Discrimination in Modern Labor Markets: A Field Experiment

The results showed a 50 percent lower callback rate for black Americans compared to white Americans

Daniel Nam

2021

Scholarcy highlights

  • As we enter what many calls the ‘Fourth Industrial Revolution,’ 2 big data and the algorithms that manipulate them have unleashed a wave of dramatic changes on the economy and society
  • Research done by Jobscan, a recruitment solutions company shows that 98.8 percent of the Fortune 500 companies use applicant tracking systems – software that collects data from submitted resumes and automatically filters them through algorithms to make hiring decisions
  • While racial discrimination has not been eliminated in the hiring process, there is a possibility that the effects of social changes pressured, or inspired, employers to make changes to their algorithms, leading to a relatively even positive callback distribution amongst the applicants from the two racial groups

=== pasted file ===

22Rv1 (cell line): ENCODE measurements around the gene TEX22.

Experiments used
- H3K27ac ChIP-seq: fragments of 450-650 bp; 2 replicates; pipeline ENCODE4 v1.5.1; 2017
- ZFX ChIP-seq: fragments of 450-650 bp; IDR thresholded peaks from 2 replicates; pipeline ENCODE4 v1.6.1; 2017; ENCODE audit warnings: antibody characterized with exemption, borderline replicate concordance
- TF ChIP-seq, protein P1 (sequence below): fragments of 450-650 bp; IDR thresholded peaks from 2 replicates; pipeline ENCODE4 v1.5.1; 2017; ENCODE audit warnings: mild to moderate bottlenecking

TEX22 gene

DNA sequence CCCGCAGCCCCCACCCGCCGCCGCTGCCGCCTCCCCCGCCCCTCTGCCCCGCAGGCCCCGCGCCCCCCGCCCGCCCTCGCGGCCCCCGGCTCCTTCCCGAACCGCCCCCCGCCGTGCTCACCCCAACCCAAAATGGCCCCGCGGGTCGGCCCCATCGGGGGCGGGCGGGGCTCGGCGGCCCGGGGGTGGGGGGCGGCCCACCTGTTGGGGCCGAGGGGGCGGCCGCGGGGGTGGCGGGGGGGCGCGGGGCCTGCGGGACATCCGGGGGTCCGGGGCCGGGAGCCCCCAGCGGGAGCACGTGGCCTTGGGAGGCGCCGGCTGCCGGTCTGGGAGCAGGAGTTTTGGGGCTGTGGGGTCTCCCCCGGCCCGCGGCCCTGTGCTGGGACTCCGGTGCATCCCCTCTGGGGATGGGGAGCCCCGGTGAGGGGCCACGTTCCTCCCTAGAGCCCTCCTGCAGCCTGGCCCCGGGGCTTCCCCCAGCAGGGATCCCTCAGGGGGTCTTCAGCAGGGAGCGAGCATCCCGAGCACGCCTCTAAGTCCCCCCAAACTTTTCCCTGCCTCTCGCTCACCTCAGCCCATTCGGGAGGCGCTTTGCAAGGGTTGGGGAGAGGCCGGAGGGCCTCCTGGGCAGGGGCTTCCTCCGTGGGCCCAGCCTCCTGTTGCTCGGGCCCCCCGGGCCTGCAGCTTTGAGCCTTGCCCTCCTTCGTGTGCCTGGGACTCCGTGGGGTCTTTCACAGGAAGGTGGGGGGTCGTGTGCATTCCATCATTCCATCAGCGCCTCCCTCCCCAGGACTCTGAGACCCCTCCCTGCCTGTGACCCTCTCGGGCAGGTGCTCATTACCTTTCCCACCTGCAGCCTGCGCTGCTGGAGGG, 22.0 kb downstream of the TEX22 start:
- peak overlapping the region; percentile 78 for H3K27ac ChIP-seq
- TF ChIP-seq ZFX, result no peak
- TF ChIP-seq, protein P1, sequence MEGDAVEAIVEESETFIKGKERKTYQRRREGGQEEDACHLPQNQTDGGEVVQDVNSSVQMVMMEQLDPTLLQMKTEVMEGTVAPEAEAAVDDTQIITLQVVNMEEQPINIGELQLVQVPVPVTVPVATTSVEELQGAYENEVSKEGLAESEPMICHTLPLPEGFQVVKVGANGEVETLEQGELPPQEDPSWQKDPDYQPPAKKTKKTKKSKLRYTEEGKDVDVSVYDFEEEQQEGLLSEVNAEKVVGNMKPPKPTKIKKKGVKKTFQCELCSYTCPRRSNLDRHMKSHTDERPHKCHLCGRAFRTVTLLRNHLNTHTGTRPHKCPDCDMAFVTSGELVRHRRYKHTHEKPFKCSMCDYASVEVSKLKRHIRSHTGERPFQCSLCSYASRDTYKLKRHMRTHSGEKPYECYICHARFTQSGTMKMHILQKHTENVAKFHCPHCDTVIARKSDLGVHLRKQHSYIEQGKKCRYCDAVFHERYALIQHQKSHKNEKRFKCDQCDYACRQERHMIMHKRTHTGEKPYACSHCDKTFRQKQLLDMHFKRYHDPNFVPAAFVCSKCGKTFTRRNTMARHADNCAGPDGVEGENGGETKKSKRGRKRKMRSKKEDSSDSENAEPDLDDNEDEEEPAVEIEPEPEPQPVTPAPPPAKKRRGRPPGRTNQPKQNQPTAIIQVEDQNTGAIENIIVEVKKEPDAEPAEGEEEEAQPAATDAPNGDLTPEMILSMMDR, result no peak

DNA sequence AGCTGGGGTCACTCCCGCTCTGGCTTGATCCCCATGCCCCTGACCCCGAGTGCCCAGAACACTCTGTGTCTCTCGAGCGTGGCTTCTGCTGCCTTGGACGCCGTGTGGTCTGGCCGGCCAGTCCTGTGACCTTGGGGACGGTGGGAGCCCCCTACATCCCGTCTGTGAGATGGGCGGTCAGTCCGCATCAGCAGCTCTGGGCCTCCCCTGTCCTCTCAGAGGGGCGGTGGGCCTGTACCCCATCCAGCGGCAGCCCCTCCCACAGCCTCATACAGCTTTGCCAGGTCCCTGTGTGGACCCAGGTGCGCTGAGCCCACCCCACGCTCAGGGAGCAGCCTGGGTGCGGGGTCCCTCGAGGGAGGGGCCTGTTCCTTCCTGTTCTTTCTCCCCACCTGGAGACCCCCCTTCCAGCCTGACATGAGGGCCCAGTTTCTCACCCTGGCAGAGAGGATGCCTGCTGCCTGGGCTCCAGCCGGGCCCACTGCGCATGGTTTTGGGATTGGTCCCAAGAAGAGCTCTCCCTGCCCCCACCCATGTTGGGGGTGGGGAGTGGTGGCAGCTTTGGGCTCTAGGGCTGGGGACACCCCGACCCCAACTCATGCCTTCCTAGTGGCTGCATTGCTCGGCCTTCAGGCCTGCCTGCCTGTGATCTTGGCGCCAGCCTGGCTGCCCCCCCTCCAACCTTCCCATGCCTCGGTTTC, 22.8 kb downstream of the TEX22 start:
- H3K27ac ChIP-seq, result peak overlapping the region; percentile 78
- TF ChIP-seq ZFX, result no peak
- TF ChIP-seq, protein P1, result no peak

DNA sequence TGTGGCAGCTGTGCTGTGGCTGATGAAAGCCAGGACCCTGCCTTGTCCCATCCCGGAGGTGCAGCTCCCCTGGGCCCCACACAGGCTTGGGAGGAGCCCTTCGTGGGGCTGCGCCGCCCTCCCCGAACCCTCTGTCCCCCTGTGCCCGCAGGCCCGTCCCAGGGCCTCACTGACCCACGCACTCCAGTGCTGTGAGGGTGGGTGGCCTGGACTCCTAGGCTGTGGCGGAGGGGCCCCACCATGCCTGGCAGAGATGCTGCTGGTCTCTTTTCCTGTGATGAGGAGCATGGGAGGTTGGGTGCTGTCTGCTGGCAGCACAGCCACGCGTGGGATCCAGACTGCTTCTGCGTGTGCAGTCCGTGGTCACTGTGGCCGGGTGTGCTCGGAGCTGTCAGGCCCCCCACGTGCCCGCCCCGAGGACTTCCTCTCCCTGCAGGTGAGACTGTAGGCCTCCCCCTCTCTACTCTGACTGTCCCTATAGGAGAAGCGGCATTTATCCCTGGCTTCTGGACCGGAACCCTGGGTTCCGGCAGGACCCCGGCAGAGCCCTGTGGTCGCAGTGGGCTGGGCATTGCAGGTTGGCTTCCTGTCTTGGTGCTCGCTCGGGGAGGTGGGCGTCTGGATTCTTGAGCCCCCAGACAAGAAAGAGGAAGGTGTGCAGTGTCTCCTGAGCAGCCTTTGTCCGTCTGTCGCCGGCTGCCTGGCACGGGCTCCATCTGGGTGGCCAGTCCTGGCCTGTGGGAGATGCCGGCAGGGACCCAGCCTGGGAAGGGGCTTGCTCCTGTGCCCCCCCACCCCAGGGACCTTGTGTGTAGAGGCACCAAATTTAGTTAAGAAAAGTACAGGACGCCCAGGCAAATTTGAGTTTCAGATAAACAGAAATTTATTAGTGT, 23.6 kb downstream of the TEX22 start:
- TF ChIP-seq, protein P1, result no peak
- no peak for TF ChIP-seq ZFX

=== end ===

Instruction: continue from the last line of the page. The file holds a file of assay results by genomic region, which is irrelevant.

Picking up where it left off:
• In this paper, I conducted a correspondence study to determine whether ATS used in the hiring process racially discriminate
  • I do not find evidence of racial discrimination in this preliminary study. This is a result of employers reacting to increasing conversations about systematic racism in the United States
  • There was no difference in callback rate between candidates of different racial groups. In both cases, the p-value for the percentage point difference was high, which once again shows that there is no significant difference in callback rates between races
  • The results could stem from the elongation of the hiring process as a result of the time saying from adopting ATS and other algorithms in the hiring process
  • The initial resume evaluation process may be less significant than in the past

Need more features? Save interactive summary cards to your Scholarcy Library.